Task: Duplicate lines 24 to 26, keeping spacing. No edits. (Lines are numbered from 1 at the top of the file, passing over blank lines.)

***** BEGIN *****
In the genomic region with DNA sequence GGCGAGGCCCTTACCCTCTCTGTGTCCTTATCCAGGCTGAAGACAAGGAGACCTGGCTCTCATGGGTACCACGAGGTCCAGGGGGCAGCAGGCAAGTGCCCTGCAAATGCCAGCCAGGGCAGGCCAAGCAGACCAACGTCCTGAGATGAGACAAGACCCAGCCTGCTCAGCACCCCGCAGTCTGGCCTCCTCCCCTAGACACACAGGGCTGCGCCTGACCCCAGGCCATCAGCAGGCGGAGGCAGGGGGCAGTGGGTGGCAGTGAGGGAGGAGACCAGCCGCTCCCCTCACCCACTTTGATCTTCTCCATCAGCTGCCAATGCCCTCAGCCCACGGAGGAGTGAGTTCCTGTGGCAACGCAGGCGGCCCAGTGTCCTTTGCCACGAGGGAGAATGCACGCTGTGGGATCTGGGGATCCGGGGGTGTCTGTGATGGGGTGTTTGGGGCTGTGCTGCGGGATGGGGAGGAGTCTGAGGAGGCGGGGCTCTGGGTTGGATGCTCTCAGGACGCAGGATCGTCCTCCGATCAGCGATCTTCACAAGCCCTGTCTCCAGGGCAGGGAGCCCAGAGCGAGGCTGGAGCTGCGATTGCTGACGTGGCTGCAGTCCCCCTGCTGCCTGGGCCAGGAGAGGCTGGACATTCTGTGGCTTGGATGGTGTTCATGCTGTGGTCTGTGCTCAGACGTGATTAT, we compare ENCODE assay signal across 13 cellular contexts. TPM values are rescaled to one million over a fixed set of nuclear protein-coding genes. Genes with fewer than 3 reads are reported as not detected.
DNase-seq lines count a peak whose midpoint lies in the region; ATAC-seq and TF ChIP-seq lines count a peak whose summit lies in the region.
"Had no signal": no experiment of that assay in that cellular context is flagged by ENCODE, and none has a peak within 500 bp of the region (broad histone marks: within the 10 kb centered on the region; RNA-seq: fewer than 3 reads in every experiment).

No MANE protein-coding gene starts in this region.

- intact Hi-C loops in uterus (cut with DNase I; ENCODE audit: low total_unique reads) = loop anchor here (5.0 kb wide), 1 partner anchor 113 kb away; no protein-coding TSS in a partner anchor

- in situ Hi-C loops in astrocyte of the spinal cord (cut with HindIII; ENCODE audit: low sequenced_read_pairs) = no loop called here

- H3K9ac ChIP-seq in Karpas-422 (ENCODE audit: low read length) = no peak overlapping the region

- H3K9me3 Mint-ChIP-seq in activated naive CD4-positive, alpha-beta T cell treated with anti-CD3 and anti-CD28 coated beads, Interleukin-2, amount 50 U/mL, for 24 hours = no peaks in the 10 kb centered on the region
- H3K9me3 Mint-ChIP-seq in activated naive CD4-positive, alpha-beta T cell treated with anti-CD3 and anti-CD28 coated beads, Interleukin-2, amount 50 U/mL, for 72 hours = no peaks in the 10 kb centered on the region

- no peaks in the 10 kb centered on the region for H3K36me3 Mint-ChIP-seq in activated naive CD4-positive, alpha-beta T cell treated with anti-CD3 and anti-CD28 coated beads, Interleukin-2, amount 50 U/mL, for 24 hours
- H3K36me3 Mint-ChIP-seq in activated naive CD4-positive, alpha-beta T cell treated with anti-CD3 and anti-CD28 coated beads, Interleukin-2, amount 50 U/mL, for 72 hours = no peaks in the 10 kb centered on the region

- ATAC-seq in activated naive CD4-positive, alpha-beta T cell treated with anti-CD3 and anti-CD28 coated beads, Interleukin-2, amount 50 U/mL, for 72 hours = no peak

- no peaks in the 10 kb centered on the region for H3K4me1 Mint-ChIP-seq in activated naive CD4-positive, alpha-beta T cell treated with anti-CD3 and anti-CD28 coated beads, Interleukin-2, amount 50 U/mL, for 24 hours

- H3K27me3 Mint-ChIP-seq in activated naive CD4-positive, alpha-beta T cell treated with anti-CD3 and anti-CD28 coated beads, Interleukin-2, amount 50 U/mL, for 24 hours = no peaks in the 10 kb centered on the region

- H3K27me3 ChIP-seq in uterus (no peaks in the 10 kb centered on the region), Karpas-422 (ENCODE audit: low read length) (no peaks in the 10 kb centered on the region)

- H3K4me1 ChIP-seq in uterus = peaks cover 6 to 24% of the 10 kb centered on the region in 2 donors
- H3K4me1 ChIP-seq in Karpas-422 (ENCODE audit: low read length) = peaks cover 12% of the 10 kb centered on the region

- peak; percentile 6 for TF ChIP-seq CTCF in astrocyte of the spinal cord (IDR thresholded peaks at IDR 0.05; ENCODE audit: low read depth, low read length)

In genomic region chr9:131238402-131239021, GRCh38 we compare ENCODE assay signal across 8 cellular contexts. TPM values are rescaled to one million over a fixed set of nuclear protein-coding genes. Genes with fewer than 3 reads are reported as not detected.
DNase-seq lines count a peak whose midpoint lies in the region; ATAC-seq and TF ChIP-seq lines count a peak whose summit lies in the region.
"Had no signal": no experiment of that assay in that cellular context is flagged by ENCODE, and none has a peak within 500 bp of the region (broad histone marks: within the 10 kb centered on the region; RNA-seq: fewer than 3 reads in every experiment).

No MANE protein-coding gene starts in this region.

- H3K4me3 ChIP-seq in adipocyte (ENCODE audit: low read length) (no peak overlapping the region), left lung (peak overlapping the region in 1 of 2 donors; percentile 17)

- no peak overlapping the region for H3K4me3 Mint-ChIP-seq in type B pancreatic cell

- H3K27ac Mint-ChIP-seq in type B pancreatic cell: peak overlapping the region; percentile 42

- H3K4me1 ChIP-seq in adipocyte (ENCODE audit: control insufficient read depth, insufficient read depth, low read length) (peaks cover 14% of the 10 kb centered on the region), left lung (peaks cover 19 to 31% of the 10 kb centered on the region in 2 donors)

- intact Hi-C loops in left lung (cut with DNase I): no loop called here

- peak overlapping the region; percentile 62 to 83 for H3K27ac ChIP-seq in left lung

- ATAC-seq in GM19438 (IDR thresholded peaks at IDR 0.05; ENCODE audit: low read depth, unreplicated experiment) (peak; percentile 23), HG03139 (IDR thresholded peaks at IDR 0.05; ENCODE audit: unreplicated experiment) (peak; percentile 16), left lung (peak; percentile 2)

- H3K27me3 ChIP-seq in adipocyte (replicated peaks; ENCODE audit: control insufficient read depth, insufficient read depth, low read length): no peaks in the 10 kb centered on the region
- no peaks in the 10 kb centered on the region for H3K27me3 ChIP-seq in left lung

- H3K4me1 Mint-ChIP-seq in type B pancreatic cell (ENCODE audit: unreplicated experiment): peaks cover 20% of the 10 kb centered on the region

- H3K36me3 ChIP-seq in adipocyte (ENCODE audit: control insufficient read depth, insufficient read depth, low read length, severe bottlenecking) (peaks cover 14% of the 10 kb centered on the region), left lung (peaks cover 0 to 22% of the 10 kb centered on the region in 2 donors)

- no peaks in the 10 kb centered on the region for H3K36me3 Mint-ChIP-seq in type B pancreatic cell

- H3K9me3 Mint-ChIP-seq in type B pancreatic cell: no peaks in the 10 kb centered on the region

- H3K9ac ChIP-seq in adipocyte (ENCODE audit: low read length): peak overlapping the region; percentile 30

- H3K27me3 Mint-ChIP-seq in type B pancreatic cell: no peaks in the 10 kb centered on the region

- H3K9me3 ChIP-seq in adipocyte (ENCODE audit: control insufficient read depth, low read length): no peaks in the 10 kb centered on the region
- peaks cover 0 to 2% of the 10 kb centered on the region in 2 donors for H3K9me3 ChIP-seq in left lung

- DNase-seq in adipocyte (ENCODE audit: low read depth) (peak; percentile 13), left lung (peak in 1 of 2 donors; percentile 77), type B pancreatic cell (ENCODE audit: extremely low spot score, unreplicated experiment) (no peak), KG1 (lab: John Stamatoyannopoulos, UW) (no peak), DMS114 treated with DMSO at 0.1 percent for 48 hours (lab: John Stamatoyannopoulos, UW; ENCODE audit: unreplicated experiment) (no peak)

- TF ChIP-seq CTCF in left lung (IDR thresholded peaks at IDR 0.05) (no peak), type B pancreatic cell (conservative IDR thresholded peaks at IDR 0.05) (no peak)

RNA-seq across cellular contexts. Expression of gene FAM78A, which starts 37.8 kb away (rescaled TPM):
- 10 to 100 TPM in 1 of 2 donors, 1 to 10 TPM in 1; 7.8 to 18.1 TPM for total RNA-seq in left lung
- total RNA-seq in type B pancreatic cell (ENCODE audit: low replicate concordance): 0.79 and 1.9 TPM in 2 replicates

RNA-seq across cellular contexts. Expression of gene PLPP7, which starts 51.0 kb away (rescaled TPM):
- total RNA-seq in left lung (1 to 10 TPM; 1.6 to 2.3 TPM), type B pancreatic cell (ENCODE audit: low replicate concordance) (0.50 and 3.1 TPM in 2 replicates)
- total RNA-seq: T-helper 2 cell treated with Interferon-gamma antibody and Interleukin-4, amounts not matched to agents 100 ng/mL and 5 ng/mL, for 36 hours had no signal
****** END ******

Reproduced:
- no peak overlapping the region for H3K4me3 Mint-ChIP-seq in type B pancreatic cell

- H3K27ac Mint-ChIP-seq in type B pancreatic cell: peak overlapping the region; percentile 42

- H3K4me1 ChIP-seq in adipocyte (ENCODE audit: control insufficient read depth, insufficient read depth, low read length) (peaks cover 14% of the 10 kb centered on the region), left lung (peaks cover 19 to 31% of the 10 kb centered on the region in 2 donors)